Regionalism, regional groupings and integration processes are an important influence upon constitutional transformation. We understand regional groupings to primarily mean associations of states in a geographic region (such as the European Union, ASEAN, Mercosur, the ANDEAN Community or the Southern African Development Community), but the concept may also extend to groupings of states bound by cultural or historical ties (such as the Commonwealth or Francophonie). Regional groupings are formed for a range of different reasons, including economic integration, peacebuilding and defence. Over time, however, regional groupings have come to engage with other shared concerns and there are now a large variety of regional laws, mechanisms and institutions crossing economic, legal and social issues.
Arrangements at the regional or international levels might become integrated to a point where they assume forms that might be described as ‘constitutional’ in character in the sense that they organise and limit the powers of regional organisations and their member states. This has potential to create a form of constitutional pluralism, in which states are bound by norms stemming from domestic and international sources. It also prompts the development of a new understanding of the concept of a constitution itself.
International norms clearly influence the content of constitutions. Regional arrangements arguably have an even deeper impact on the constitutional systems of their member states. They can be especially creative laboratories for experimentation, as member states will often share a set of common cultural traditions, customs and ideologies. This influence is seen most clearly in relation to human rights provisions which in some cases are prescribed, interpreted and enforced by institutions at the regional level. It is also apparent in constitutional provisions regarding trade, economic policy, security and corruption. Issues potentially arise as to the hierarchy of constitutional, regional and international laws.
Regional integration has had a deep impact on constitutional transformation in domestic states. The geographic proximity and shared geopolitical concerns within a region mean that neighbouring states are likely to be interested and engaged in domestic constitution-making in the region. Constitutional systems in some regions might share a particular vision of constitutionalism and constitutional culture, informed by shared religion, cultural values or historical experience.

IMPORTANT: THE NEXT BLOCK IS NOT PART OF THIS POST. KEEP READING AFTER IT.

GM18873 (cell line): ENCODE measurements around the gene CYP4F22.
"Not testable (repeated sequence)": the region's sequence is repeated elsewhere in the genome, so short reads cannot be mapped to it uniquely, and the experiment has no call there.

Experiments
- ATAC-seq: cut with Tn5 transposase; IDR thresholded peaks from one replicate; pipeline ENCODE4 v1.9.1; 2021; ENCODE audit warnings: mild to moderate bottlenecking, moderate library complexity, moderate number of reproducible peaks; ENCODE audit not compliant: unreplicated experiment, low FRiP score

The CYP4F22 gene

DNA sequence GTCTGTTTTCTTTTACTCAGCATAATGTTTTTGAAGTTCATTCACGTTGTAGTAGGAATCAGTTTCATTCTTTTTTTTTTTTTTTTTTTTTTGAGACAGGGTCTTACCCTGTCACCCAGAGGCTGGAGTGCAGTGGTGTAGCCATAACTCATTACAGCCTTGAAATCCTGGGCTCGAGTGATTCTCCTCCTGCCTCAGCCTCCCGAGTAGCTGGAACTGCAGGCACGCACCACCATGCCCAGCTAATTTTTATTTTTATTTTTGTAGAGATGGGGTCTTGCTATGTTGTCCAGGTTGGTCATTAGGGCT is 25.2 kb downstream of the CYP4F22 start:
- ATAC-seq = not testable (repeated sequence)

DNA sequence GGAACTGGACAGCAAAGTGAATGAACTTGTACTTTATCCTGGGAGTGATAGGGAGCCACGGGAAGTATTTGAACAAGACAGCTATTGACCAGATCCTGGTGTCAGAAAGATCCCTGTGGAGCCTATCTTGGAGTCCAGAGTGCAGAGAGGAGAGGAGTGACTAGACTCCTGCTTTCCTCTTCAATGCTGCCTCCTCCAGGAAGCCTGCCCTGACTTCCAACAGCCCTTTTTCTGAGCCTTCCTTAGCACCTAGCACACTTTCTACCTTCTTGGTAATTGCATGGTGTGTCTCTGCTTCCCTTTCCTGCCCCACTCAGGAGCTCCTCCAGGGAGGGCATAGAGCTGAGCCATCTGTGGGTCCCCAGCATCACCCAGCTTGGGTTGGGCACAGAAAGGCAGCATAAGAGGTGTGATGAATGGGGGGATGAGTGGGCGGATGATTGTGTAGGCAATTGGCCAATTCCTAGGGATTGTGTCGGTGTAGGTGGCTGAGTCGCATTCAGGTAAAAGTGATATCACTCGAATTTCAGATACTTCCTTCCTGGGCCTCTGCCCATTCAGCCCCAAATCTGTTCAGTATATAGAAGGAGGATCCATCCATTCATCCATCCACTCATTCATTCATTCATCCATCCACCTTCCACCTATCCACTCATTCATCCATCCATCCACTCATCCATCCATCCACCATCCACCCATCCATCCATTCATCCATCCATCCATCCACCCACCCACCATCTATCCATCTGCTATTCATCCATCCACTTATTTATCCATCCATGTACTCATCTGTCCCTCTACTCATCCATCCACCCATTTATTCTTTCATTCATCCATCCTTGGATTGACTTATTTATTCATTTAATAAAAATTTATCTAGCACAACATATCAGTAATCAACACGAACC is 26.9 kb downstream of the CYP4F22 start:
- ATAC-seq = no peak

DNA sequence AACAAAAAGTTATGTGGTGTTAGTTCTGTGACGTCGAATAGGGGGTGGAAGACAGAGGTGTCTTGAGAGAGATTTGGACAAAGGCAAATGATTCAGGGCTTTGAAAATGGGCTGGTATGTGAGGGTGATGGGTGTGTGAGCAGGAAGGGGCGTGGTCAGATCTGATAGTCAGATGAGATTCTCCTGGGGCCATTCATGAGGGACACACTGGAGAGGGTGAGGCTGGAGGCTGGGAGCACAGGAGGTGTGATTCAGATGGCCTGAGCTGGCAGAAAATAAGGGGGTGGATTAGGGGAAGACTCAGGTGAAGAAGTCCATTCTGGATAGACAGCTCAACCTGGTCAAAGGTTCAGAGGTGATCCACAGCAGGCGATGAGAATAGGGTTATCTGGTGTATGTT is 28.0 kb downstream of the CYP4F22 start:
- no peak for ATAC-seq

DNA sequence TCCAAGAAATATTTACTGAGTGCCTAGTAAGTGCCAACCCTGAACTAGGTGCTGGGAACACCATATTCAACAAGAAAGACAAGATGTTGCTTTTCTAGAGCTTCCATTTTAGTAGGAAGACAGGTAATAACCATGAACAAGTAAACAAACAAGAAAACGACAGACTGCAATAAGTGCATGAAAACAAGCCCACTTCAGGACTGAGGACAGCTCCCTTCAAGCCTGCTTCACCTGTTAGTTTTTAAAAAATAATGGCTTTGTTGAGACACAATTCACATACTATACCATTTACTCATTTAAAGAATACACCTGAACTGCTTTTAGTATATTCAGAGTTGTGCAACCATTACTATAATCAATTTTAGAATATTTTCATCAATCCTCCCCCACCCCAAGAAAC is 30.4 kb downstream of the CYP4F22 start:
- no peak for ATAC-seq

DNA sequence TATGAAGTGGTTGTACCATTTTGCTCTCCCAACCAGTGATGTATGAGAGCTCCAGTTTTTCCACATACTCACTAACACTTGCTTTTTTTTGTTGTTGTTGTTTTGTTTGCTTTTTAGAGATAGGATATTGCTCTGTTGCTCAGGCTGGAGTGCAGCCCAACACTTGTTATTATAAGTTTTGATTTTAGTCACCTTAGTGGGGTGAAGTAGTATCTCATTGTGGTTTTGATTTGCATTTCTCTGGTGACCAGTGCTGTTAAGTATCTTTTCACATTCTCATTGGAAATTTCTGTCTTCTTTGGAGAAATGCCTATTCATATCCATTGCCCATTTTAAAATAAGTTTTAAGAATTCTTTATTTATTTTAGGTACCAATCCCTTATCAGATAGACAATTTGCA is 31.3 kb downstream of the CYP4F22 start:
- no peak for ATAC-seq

Our work aims to explore how a regional approach to constitution-making which emphasises the value of experiences, expertise and interests from within the region can enhance and sustain constitutional transformation.
Asian approaches to international economic law: Jurgen Kurtz is undertaking a new research project exploring the distinctiveness of Asian engagement with international economic law. In collaboration with Sungjoon Cho (Chicago-Kent College of Law), Jurgen is researching the pluralistic and idiographic form of legalization in the Association of South East Asian Nations (ASEAN) and its potential to build legitimacy through both alignment (with constitutional norms of ASEAN’s member states) and resistance (to imposed forms of economic liberalization by external (developed) states).
How can regional comparative law help to address the challenges of the Central-American Integration System? Carlos Arturo Villagran’s PhD thesis analyses the problems of Central-American integration in light of competing historical pressures within and beyond the region. The thesis draws on comparative regional experiences in order to identify potential responses to the problems of institutional and material fragmentation within the integration enterprise and the normative tension between regional and constitutional conceptions of integration.